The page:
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What To Do When You’re Depressed After Divorce

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What To Do When You’re Depressed After Divorce

Woman sitting down looking sadFeeling low after a divorce? Has the emotional weight of the last few months caught up with you? The onset of depression after a divorce is a common experience shared equally between partners. While depression may show itself in different ways, professionals agree that most partners experience some symptoms of depression after a divorce is finalized. 

The divorce process is tedious, time-consuming, and monetarily painful. Adding in children complicates life after divorce even further. Not only are you grieving the loss of the relationship, but your entire family must adjust to new routines. 

Depression At A Glance 

Depression symptoms often coincide with significant life changes, like divorce. Look out for the following signs if they last more than a few weeks: 

  • Depressed mood 
  • Loss of interest/pleasure 
  • Weight fluctuation 
  • Sleep disturbances 
  • Fatigue 
  • Decreased concentration 
  • Feelings of worthlessness or guilt 
  • Thoughts of death or dying 

Adding the layer of divorce onto depression may also induce feelings of grief, including: 

  • Denial 
  • Anger 
  • Bargaining 
  • Overwhelm 
  • Acceptance 

While these symptoms may be challenging to experience, depression tied to divorce is often situationally bound. This means that if you don’t have a history of depression, it is likely that you will bounce back with adequate support and coping skills. To aid in your recovery, give a few of these a try:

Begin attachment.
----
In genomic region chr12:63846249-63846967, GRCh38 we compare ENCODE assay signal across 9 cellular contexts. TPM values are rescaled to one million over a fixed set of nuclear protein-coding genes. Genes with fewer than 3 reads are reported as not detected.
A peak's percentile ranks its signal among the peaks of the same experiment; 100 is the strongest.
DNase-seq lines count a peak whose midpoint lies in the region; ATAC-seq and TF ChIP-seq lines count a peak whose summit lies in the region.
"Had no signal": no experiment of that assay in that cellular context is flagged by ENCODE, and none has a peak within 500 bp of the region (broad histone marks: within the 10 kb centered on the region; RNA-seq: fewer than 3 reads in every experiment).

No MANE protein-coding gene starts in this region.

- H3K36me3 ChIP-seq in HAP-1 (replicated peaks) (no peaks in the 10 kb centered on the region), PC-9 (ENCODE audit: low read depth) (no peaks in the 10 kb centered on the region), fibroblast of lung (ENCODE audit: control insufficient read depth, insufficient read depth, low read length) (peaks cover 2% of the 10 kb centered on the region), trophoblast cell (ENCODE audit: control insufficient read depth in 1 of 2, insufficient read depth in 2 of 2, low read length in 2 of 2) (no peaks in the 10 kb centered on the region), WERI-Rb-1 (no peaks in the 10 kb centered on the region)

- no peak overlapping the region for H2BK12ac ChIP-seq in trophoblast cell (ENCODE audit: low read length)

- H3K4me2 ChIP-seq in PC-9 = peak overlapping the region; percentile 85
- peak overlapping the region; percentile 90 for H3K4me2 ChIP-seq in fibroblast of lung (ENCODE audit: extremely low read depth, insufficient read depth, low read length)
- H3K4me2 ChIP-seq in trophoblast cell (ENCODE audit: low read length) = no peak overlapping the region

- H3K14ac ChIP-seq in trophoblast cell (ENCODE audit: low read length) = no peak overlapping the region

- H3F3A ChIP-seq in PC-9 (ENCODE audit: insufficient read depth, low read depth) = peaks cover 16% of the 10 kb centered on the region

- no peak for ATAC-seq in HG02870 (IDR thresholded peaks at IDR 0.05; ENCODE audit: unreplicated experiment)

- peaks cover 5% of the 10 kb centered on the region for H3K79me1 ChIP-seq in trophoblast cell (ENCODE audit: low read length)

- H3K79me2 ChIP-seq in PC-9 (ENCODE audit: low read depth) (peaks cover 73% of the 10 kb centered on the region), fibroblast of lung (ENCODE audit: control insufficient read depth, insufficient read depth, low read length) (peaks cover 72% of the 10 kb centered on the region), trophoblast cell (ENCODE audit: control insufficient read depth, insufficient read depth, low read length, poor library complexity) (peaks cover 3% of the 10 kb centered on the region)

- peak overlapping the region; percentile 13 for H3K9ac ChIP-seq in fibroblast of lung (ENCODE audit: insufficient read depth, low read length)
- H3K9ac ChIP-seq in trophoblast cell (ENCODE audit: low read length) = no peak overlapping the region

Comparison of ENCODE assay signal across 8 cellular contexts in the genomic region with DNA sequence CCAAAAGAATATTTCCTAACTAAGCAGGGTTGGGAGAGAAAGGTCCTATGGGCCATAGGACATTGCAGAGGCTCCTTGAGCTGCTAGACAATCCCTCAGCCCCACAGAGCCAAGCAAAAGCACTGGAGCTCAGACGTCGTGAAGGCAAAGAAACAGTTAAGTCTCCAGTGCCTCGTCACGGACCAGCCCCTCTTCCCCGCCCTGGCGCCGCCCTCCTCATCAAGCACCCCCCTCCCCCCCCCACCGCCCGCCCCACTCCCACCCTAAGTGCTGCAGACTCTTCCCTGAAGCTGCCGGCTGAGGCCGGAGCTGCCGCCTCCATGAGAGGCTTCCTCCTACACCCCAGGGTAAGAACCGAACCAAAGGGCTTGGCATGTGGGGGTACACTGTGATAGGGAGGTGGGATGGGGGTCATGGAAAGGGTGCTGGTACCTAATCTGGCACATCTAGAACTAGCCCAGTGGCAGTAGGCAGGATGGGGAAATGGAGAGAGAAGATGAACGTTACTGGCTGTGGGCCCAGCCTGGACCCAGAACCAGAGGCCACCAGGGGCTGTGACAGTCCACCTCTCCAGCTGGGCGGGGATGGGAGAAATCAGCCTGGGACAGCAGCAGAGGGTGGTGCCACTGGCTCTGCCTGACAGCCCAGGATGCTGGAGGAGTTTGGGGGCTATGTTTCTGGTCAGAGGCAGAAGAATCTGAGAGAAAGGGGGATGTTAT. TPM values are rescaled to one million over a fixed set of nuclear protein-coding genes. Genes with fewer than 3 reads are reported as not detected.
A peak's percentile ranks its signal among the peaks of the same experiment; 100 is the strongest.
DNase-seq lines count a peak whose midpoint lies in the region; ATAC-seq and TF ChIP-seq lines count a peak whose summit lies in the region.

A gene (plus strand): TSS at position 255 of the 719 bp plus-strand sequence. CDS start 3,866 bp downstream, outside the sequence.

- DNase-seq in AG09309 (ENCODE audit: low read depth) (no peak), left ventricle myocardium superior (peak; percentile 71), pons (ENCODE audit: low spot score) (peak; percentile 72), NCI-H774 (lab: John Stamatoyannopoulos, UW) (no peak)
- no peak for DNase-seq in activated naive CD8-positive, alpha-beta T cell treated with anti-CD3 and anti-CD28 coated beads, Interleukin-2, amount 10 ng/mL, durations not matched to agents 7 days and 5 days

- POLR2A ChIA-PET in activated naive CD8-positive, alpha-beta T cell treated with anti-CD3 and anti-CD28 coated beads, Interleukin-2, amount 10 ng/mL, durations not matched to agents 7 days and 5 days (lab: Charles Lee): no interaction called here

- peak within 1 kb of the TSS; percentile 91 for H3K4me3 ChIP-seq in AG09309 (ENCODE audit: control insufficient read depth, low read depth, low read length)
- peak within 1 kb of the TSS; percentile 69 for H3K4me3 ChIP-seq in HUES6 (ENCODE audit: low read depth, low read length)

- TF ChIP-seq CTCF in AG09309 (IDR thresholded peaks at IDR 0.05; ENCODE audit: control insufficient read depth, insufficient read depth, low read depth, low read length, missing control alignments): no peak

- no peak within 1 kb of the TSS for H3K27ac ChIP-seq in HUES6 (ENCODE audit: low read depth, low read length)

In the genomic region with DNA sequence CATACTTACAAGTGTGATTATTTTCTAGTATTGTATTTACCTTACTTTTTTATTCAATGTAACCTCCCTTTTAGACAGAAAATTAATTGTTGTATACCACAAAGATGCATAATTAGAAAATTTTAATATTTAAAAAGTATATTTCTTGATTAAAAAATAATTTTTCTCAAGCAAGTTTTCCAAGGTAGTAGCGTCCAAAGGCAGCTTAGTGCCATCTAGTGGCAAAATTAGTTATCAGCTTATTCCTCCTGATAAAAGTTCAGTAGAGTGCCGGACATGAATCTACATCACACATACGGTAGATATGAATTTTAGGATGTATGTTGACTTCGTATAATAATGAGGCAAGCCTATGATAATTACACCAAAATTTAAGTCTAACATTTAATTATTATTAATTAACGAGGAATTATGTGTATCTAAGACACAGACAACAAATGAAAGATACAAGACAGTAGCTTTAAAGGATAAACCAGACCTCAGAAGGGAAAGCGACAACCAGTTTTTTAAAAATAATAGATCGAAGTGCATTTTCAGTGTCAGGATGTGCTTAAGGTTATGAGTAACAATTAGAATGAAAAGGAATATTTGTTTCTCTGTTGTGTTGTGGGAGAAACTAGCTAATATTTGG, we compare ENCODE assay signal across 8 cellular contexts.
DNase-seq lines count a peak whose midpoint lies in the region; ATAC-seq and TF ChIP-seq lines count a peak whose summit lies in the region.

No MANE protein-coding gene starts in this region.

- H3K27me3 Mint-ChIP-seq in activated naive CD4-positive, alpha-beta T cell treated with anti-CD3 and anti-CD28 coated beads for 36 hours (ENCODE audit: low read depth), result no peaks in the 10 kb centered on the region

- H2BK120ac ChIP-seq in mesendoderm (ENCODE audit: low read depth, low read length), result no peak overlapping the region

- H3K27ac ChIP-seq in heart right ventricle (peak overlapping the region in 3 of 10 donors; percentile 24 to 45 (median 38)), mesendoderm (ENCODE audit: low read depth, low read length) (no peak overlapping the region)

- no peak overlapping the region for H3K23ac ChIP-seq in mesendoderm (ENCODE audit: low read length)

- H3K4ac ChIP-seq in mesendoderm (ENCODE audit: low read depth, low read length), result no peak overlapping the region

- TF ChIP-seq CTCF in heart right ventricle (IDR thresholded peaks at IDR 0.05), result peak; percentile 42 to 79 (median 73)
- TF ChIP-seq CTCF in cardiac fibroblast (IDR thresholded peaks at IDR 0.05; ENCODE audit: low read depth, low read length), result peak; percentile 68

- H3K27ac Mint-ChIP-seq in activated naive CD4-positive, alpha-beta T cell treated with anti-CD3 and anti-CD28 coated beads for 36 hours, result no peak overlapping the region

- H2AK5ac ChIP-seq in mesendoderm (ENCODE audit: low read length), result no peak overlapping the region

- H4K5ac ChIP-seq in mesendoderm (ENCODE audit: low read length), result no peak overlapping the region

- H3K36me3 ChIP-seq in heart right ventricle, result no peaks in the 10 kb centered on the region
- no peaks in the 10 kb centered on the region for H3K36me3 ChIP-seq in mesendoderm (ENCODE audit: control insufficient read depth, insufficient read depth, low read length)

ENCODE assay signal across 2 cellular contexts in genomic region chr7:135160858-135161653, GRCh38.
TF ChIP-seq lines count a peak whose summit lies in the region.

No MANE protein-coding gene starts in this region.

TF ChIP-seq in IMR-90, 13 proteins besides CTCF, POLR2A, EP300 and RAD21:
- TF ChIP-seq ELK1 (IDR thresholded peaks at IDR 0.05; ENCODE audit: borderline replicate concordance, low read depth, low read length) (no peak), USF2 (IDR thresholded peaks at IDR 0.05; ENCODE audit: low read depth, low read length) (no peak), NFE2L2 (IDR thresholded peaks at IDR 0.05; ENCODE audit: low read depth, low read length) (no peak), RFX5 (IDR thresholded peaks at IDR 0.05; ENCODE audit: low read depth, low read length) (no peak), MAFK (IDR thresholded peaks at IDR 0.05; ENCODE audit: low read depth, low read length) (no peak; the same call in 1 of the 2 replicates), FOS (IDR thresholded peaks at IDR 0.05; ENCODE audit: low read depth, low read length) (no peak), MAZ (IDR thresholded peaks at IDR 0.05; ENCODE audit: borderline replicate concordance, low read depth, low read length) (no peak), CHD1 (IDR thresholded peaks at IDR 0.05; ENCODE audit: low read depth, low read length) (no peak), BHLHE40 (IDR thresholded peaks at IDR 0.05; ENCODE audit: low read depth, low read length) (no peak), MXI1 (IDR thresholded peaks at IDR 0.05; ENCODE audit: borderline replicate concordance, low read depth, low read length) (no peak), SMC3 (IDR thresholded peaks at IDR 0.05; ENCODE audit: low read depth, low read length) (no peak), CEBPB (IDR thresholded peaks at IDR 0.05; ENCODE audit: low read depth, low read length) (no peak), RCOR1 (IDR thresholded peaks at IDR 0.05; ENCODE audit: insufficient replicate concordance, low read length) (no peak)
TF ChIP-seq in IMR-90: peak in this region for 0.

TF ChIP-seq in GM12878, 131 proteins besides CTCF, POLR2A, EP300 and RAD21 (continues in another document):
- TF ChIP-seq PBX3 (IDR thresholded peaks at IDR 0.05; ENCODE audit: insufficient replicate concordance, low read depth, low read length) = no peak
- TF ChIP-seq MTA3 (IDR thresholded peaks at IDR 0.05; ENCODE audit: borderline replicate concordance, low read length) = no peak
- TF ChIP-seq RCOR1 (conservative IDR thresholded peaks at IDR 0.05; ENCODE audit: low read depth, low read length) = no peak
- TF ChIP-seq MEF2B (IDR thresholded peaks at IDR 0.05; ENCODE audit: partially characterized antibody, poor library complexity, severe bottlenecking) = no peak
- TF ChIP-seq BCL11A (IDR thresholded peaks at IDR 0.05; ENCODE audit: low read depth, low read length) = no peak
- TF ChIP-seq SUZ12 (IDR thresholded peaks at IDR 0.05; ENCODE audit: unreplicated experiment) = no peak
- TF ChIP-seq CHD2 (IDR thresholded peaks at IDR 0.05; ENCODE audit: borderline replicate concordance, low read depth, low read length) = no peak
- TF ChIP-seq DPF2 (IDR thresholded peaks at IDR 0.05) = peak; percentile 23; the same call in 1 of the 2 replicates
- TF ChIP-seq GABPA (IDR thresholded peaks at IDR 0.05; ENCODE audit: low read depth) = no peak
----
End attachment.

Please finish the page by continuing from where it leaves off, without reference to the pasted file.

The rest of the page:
Family First 

Spend a few extra hours with your family each week. After a few weeks, you will need less time. Of course, if your chosen family is your primary support, then stick with them. While friendships may need to sort themselves out after a divorce, family is a safe bet for distraction and support. 

Exercise 

Activity and routine can help pass the time. Check out a local yoga studio or gym. Try going to a few classes each week. Bonus points if you try a new way of movement or challenge yourself to a spontaneous new workout. Even going for a short walk can help you feel better. 

Get Outside 

Time outside releases feel-good hormones and helps to reset our internal clock. Try and get early sun on your face and take a moment to see a sunset once a week. This will help balance your melatonin levels, a precursor to serotonin production. 

Let Yourself Grieve 

Just let it all out. Grief takes a toll on the body and mind when it has nowhere to go. Try using a journal to get everything out when it comes to mind. Also, give yourself a timed daily session to let the grief pour out. 

Look to the Sun 

Vitamin D is a massive benefit for those who experience depression. Get some sunlight throughout the day. Talk with your doctor about measuring your Vitamin D levels to see if you need a supplement. Follow your doctor’s advice on all things Vitamin D related. 

Find Support 

At the end of the day, a divorce robs you of support. Even if your partner was not there for you emotionally, they held a proxy role in your life. Without that role, you may isolate yourself, another hallmark of depression. Combat this at the beginning by enlisting a therapist or a support group. Many people navigate the murky waters of divorce, and support groups often have a wealth of knowledge to share. 

For the next two weeks, try two of these coping skills above. Allow yourself to feel all of the feelings from your divorce. And don’t lose sight of this enormous shift. Divorce is a world-shaking experience. If you start to have suicidal thoughts or your symptoms last for more than a few weeks, enlist the help of a therapist. Our office is here to answer any questions about divorce counseling, so don’t hesitate to reach out soon. 

Man sitting on bench with his hands on his head

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